Gov. Matt Bevin took office Dec. 8 and has already made a mark on issues ranging from marriage licenses to voting rights. Up next may be the future of Kynect, the state’s health insurance marketplace, and the Medicaid expansion.
Soon after winning election, Bevin said he intended to dismantle the exchange. He also said he wants to roll back the Medicaid expansion, citing the estimated $409 million annual cost that the state would have to start paying in 2020.
A likely result is that the more than 400,000 Kentuckians who gained health insurance through the Medicaid expansion may be required to pick up part of the tab for their benefits.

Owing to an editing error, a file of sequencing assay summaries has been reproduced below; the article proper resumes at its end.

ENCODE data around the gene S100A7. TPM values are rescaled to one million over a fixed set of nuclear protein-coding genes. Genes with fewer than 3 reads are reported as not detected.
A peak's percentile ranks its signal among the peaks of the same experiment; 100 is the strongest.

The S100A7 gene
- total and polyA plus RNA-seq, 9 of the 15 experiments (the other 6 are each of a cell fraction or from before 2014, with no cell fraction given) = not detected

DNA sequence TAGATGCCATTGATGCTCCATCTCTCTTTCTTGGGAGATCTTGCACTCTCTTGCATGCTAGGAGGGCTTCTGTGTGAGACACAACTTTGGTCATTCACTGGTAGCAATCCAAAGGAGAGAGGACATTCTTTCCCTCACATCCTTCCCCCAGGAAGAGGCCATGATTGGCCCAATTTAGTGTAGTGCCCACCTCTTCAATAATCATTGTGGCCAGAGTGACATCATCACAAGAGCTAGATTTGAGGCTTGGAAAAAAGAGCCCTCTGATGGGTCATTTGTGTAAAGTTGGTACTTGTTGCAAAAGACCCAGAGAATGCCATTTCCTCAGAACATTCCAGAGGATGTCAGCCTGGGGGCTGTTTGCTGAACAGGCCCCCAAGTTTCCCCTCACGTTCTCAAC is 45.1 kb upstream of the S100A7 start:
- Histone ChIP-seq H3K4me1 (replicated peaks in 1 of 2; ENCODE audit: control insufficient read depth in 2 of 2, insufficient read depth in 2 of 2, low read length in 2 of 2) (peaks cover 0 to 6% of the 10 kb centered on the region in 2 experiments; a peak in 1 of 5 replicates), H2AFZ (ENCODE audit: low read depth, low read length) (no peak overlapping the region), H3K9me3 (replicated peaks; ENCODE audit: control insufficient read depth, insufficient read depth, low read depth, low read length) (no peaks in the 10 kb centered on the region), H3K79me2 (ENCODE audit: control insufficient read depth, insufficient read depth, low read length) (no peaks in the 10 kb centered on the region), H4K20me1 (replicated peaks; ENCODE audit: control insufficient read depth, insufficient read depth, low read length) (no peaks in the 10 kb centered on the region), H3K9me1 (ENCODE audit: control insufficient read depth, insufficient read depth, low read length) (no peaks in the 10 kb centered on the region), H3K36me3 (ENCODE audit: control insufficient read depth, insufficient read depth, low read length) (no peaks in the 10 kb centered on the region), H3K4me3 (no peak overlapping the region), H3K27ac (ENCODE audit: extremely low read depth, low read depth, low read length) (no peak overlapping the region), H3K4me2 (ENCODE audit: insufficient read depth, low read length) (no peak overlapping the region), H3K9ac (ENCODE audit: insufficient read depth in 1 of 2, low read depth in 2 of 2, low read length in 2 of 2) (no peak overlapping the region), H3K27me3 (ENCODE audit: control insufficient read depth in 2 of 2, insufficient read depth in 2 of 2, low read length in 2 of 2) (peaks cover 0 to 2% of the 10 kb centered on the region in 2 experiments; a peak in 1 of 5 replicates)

No matter how they’re implemented, the changes to how the federal Affordable Care Act is implemented in Kentucky will have wide ramifications for Medicaid beneficiaries and health care providers.
WFPL News recently spoke to Bill Wagner, chief executive of the Louisville-based non-profit Family Health Centers Inc., about how implementation of the Affordable Care Act has benefited his organization and the people who rely on it for health care.
One option for Medicaid is to transition to a system similar to Indiana’s, where people on the program are required to contribute to the costs.
“We’re afraid that with the implementation of a plan like the Indiana plan, we will see a reduction in the number of those who have Medicaid coverage and an increase in the number of uninsured and an increase in the uncompensated care that we provide,” Wagner said.